Christopher was never reckless before his accident and ensured there were no doubts about any maneuver he wanted to perform. It was a rule he lived by in all the sports wherein he participated.
After his accident, he dedicated himself to speaking for people with spinal cord injuries. In 1996, the Christopher Reeve Foundation was established, which raises money for research in spinal cord injuries and treatment.
Portrait photo of Christoper Reeve in December 1978. | Photo: Getty Images
Gradually, he learned to live a normal life after his rehabilitation. He and Dana decided that she must be his wife and not his nurse. Dana did her best to be there for her loving husband.
Christopher also indulged in playing ice hockey with his then-five-year-old son, Will. They also played board games.
Christopher died on October 10, 2004. He was being treated for a pressure wound, which became severely infected and spread throughout his body. He received an antibiotic for the infection but fell into a coma. He died at 52.
Christopher Reeve during Kessler Institute's 50th Anniversary Gala Honoring Christopher Reeve at New Jersey Performing Arts Center in Newark on September 26, 1998. | Photo: Getty Images
Christopher had three children from two different women. He was in a ten-year relationship with modeling executive Gae Exton and shared two children with her: a son named Matthew Reeve and a daughter named Alexandra Reeve Givens. Will is the youngest child and son who he shared with Dana.
Matthew is a director and screenwriter who produced "Christopher Reeve: Hope in Motion" and "Christopher Reeve: Choosing Hope." He also directed and produced a documentary titled "Over The Water."
Matthew is a father of two children, a son and a daughter he shares with his partner, Anna Lo Westlin. Meanwhile, Alexandra is the President and CEO of the Centre for Democracy and Technology (CDT).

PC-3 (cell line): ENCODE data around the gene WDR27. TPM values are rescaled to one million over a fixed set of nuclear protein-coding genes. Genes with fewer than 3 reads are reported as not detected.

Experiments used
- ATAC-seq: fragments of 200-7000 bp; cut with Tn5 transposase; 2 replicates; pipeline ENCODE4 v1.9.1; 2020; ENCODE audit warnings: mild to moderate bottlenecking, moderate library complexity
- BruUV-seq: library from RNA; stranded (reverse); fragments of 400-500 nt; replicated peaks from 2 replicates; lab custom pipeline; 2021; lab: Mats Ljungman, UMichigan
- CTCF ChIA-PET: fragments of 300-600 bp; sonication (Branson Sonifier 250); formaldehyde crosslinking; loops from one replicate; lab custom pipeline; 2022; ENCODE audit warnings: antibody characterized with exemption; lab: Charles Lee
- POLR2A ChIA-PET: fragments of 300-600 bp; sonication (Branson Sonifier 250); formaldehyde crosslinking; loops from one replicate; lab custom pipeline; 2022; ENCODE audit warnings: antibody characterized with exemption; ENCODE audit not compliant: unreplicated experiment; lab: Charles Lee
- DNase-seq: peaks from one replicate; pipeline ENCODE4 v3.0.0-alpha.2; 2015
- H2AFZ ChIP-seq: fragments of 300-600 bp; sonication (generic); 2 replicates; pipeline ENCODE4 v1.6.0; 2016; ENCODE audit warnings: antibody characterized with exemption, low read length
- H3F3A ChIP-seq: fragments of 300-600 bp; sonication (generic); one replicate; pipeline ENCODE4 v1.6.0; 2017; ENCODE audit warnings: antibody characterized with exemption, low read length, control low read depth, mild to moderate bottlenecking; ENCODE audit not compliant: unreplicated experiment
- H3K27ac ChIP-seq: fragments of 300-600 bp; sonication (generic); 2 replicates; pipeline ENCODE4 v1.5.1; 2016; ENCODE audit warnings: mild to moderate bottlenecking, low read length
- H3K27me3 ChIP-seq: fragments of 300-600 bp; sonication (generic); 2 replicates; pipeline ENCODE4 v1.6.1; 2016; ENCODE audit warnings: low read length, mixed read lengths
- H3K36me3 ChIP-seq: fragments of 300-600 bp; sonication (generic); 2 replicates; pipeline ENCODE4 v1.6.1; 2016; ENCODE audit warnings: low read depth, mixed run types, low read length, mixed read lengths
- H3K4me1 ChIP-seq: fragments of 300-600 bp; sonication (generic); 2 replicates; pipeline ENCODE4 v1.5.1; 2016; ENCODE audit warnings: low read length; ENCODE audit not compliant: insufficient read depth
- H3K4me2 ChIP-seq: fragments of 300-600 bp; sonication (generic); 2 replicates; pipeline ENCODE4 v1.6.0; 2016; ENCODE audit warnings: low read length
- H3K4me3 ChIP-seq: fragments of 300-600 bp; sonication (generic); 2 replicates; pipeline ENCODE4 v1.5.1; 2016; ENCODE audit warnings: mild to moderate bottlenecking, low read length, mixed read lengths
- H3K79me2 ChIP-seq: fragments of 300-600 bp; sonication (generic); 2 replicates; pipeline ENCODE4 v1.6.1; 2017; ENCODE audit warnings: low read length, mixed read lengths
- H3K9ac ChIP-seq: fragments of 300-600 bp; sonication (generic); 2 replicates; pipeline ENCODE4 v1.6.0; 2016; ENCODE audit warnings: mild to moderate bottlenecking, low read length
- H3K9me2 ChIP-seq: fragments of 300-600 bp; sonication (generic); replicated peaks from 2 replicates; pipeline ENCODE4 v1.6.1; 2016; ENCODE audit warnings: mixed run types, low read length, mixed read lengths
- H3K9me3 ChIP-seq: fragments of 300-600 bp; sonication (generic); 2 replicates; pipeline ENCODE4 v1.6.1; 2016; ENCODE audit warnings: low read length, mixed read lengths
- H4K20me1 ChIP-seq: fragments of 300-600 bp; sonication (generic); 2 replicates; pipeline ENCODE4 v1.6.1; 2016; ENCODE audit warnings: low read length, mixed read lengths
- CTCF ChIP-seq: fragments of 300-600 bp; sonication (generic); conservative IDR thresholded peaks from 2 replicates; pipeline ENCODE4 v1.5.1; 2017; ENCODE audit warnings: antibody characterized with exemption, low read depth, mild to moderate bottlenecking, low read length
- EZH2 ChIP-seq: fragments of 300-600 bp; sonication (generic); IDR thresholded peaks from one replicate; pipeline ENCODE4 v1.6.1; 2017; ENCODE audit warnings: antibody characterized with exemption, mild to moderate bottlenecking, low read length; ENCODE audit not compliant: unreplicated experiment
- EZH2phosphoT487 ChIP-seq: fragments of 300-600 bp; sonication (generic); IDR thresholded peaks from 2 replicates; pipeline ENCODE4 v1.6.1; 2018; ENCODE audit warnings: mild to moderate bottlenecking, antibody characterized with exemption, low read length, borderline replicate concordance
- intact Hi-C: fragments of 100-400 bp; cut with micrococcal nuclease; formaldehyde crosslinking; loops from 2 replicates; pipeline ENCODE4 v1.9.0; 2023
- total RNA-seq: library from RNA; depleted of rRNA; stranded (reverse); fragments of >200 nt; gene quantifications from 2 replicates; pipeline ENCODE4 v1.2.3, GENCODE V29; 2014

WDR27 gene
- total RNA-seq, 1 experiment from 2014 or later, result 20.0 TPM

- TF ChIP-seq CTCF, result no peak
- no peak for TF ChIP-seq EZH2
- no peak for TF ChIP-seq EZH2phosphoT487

She is married to Garren Givens and shares a son named Christopher Russel Reeve Givens, after his grandfathers. Will is an ABC correspondent and has appeared on "Good Morning America." His social media is filled with many posts about his work for ABC.
Meanwhile, Christopher's wife, Dana, died at 44 on March 6, 2006. She died from lung cancer despite never being a smoker in her lifetime. Her death shocked many as she was a sunny and vibrant personality.
After her passing, Christopher's foundation was renamed the Christopher & Dana Reeve Foundation. The foundation's activities and ways to support them are outlined on its website.
CHRISTOPHER'S LEGACY IS UNDYING
Christopher's children are doing well for themselves and are doing everything to ensure their father's legacy keeps burning through his foundation and how they live their lives.
She said the foundation's future looks bright and that new techniques to improve the well-being of those suffering from spinal cord injuries continue to be discovered. Alexandra said there is still a long way to go, but everything looks promising.
Christopher inspired many with his portrayal of Superman and his courageous will to live after a terrible accident. Despite his health challenges, he still fought to improve the lives of people with similar conditions.